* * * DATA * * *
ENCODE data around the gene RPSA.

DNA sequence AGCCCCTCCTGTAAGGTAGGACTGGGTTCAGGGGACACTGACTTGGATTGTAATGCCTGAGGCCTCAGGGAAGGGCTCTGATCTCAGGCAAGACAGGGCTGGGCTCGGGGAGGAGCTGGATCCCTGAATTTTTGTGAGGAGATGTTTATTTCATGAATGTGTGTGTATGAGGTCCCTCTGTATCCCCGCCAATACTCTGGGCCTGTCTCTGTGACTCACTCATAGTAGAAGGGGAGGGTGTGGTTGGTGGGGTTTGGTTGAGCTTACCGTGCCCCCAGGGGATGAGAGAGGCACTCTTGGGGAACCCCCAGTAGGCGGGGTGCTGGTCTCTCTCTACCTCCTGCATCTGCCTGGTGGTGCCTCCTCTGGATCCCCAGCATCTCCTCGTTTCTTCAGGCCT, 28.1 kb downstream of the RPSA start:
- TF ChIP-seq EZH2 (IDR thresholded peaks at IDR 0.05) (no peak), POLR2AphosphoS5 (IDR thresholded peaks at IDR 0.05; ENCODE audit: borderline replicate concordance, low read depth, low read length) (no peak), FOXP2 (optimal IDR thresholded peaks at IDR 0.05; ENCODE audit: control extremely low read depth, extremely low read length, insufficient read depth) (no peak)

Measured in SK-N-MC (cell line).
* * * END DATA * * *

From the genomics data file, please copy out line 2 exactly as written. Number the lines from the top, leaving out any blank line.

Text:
DNA sequence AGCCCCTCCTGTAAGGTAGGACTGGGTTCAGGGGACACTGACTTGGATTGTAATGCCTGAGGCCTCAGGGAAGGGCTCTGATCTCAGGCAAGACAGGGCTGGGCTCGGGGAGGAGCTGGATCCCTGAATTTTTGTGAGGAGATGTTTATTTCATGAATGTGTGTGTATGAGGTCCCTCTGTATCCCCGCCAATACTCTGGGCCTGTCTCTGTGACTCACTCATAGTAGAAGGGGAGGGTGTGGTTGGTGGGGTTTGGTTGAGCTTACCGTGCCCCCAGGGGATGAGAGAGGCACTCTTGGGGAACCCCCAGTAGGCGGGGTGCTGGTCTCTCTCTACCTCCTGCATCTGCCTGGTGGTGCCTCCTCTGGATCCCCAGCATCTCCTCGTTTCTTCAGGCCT, 28.1 kb downstream of the RPSA start: